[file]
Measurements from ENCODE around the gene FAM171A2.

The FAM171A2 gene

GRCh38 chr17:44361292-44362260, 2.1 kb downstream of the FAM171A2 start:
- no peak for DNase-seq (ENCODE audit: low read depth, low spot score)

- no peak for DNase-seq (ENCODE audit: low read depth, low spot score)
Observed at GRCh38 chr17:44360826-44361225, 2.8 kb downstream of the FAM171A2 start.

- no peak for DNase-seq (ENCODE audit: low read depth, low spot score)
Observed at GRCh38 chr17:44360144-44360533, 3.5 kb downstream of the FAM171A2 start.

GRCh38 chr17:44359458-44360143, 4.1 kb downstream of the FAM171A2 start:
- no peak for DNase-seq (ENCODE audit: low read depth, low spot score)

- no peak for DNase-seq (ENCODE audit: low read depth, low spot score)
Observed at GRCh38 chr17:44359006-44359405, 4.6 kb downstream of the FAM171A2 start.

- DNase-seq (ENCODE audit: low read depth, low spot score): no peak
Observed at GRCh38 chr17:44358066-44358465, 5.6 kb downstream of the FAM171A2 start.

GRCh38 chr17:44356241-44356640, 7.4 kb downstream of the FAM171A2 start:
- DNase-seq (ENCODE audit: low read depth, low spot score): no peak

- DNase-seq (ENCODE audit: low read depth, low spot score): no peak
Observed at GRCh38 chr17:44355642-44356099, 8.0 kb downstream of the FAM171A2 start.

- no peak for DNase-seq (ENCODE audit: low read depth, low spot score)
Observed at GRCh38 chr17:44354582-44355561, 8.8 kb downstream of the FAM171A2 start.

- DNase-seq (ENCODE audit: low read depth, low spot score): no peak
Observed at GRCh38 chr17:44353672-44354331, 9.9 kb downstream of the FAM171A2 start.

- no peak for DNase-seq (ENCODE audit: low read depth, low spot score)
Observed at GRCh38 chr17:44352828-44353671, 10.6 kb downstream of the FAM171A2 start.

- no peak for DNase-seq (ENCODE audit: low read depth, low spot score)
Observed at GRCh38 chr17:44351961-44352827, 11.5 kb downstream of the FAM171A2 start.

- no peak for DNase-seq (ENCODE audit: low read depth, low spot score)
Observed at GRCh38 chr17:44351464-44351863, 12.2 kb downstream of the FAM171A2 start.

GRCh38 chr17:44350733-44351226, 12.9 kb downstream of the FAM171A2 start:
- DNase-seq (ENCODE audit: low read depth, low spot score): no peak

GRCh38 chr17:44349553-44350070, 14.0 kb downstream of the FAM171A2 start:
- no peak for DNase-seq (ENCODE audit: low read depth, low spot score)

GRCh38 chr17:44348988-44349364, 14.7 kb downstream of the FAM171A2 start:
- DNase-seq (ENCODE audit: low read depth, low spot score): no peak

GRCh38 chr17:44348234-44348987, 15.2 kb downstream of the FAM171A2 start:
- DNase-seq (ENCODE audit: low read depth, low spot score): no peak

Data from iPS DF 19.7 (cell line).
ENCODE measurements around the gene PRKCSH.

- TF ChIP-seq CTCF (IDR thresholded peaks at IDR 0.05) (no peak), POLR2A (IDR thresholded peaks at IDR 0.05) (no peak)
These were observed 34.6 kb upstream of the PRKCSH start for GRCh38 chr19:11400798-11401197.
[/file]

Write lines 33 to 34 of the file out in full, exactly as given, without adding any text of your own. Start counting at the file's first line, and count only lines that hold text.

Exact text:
GRCh38 chr17:44348988-44349364, 14.7 kb downstream of the FAM171A2 start:
- DNase-seq (ENCODE audit: low read depth, low spot score): no peak